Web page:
“Primal Fear” is an exception to my dislike of courtroom dramas, because of the harsh urban landscape that this film paints and its ever-present sense of right and wrong.
In this film, where an altar boy (Edward Norton) is on trial for allegedly murdering a well-known priest and a high-profile defense attorney (Richard Gere) takes his case and gives the boy every opportunity, there is always this looming presence of a corrupt city that Gere’s character, Martin Vail, is doing his best to fix. Shot in Chicago, we only ever see the broken landscapes of the city, including burnt husks that remain of buildings, giant holes in street and an entire decrepit neighborhood that was bought by the church, only to see half of it get torn down and the other half still standing, as if to remind the town who has power in this neighborhood.
The people’s attitude reflects this landscape – harsh, blunt, prone to attack and uncaring. These people have very little to believe in, so they can’t even bring themselves to stand up for more than a cheap meal. The media is relentless, always asking for more information about the killings and terrible things happening around town so that everyone can be reminded of how awful people can be.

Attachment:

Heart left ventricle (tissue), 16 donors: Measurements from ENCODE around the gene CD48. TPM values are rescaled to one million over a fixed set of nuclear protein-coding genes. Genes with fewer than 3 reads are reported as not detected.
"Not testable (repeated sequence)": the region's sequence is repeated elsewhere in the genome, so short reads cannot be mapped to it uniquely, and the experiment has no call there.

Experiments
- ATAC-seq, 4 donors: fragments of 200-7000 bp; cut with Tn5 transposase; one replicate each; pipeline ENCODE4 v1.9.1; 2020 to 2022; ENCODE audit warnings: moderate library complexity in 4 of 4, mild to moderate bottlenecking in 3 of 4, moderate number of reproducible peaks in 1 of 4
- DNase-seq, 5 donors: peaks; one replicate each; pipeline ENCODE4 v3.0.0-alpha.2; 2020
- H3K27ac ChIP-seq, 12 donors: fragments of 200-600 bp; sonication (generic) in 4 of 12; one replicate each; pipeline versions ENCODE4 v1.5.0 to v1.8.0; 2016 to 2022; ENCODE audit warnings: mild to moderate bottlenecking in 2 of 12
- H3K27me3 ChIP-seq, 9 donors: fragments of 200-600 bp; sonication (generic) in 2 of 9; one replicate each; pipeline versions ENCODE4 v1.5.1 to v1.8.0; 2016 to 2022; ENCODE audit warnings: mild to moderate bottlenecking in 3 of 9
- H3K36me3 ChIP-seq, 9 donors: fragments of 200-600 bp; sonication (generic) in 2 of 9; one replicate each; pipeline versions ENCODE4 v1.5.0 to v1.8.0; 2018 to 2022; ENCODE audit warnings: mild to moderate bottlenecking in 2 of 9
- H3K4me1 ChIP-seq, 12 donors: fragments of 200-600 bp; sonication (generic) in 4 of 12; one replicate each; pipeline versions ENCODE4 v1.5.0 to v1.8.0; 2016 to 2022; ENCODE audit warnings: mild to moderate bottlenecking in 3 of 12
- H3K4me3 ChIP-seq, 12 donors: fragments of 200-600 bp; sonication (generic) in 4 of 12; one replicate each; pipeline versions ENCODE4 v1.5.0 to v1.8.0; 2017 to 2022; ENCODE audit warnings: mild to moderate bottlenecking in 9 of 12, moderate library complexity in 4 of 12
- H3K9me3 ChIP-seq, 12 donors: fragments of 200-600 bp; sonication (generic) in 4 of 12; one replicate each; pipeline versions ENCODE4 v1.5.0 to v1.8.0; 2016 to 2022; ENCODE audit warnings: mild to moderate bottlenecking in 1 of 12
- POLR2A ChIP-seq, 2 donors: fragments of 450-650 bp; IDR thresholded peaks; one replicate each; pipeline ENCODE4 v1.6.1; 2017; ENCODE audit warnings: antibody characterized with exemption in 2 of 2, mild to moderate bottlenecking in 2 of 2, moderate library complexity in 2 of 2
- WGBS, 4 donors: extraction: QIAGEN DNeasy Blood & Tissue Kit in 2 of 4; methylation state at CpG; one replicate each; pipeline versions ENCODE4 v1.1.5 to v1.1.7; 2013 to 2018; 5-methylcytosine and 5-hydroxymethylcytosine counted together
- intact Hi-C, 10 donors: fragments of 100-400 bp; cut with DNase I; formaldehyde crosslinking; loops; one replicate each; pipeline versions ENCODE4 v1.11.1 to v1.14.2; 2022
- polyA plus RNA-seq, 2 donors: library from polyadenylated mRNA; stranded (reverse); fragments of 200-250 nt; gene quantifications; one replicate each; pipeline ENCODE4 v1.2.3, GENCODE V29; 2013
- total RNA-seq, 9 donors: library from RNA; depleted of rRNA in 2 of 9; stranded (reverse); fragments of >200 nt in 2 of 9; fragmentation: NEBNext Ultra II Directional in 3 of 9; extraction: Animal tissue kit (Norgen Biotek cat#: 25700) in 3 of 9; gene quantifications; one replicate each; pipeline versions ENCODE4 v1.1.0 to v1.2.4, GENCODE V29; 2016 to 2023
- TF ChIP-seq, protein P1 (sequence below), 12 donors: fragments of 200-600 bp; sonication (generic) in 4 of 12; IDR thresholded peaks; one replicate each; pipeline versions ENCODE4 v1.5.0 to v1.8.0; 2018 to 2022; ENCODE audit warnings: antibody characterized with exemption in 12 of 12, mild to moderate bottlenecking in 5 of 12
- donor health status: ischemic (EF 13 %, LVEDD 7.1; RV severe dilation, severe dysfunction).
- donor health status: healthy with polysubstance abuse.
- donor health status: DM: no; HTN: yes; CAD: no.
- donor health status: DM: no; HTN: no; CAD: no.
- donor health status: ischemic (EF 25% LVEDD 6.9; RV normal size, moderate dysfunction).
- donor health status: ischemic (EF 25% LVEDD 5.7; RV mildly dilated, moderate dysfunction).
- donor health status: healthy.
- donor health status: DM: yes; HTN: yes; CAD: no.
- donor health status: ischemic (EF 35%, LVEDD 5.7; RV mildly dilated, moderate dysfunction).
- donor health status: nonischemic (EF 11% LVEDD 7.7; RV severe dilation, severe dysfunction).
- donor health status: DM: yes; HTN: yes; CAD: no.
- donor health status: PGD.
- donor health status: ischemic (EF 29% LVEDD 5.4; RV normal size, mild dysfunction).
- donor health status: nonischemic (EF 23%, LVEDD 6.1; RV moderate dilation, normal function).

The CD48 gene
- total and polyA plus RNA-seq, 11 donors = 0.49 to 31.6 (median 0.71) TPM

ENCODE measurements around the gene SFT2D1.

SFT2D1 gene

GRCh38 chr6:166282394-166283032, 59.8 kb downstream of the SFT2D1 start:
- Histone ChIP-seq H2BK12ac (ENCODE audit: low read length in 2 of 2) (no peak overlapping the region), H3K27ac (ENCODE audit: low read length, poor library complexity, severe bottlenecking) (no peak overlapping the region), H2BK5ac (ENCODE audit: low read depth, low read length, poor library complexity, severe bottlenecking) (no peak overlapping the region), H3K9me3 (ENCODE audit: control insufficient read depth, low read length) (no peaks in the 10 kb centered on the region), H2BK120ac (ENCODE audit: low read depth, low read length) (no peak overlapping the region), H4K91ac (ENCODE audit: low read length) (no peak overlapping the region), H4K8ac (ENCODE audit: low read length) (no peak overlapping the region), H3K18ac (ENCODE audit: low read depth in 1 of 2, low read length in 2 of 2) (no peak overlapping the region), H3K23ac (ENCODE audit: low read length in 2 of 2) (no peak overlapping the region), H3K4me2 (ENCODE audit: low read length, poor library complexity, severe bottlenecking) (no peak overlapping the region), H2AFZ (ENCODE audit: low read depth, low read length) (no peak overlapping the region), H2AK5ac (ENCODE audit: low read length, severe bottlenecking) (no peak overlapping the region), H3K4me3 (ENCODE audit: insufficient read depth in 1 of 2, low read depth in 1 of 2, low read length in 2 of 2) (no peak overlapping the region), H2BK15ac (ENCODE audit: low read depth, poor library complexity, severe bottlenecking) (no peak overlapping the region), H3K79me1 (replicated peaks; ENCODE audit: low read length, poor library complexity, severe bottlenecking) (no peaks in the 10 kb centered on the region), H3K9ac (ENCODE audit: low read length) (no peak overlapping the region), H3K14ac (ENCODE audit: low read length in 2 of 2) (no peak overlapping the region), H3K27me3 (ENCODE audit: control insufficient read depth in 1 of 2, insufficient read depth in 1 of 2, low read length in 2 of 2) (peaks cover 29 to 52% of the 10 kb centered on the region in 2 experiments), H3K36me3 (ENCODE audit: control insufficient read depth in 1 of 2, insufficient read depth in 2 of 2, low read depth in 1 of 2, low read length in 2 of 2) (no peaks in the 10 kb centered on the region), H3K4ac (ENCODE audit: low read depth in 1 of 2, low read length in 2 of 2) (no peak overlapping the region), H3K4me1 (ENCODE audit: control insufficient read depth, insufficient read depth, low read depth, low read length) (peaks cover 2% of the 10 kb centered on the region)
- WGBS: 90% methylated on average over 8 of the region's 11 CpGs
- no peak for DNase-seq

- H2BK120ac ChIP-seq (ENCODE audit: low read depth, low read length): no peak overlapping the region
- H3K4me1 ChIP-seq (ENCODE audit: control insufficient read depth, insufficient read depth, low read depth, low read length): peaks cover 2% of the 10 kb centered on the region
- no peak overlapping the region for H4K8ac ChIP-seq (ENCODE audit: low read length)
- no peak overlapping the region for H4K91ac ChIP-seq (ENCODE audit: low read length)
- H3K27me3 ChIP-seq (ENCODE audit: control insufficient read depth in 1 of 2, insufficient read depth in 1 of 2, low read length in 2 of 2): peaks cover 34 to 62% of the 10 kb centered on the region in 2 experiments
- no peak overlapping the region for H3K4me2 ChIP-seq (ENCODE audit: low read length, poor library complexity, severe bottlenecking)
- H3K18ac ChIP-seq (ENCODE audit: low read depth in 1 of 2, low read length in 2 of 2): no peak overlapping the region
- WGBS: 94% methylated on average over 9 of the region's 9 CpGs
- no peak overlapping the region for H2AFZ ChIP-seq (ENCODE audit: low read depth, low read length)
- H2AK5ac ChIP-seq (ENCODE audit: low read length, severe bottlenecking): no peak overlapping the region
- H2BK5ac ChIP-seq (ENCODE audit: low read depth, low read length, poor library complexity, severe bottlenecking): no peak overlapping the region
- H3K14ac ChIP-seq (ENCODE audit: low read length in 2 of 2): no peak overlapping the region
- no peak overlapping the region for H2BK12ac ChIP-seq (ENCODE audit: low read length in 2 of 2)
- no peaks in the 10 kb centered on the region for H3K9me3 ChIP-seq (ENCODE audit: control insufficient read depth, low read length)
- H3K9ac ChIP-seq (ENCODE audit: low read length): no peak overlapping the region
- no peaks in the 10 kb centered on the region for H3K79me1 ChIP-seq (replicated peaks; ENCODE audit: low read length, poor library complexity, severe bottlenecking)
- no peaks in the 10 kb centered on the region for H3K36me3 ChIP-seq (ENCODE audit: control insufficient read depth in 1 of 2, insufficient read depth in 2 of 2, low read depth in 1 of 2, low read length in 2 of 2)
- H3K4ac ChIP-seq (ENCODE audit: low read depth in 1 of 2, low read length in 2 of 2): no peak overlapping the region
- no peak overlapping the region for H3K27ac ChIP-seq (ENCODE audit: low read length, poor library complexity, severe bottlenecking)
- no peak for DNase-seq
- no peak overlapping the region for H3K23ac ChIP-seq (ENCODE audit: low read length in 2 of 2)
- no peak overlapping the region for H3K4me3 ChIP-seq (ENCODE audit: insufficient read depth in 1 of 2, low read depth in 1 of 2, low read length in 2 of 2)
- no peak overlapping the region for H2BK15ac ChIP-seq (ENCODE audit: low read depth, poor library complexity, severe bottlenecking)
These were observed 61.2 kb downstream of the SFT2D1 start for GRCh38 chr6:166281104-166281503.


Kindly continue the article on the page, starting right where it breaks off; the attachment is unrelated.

This makes Vail’s struggle so fascinating. He’s a man who will take a case, not because of the money or fame (though that certainly does help), but because he believes in the justice system. He feels that everyone is innocent until proven guilty, and his clients are never guilty. Vail’s goal is to give this dying city something to hold on to, and remind them that this world does not own them.
“Primal Fear” becomes less about a courtroom case and more about saving an innocent life.
Of course, part of the reason this film is so memorable is due to its twist ending, which I won’t dare spoil here. Let’s just say most courtroom dramas don’t have a twist ending, and even though I knew it was coming I was still shocked to see everything unfold like it did.
If you’re looking for a different kind of courtroom drama and want some great suspense out of it, give “Primal Fear” a shot.
Final Grade: B+